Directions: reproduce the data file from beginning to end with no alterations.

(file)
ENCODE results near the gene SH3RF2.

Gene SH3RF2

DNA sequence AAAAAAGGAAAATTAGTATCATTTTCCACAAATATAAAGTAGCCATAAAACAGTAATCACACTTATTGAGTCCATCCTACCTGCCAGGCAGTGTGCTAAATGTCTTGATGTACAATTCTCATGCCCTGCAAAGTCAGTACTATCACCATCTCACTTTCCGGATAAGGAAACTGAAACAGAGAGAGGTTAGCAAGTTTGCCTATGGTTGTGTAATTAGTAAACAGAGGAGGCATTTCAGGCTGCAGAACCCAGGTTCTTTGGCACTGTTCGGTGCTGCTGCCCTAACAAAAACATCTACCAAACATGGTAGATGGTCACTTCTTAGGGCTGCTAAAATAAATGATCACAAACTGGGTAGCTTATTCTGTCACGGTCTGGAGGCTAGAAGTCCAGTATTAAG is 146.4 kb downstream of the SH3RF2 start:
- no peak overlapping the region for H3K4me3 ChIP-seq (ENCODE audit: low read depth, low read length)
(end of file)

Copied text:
ENCODE results near the gene SH3RF2.

Gene SH3RF2

DNA sequence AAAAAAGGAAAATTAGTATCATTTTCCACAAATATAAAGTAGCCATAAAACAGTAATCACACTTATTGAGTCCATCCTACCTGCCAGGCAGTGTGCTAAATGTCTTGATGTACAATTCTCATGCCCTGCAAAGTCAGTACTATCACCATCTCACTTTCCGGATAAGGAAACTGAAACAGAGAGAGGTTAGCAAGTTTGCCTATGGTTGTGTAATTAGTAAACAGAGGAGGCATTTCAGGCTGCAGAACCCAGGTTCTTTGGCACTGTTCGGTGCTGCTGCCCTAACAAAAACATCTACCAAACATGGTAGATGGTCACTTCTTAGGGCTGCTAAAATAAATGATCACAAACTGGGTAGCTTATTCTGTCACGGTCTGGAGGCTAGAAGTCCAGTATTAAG is 146.4 kb downstream of the SH3RF2 start:
- no peak overlapping the region for H3K4me3 ChIP-seq (ENCODE audit: low read depth, low read length)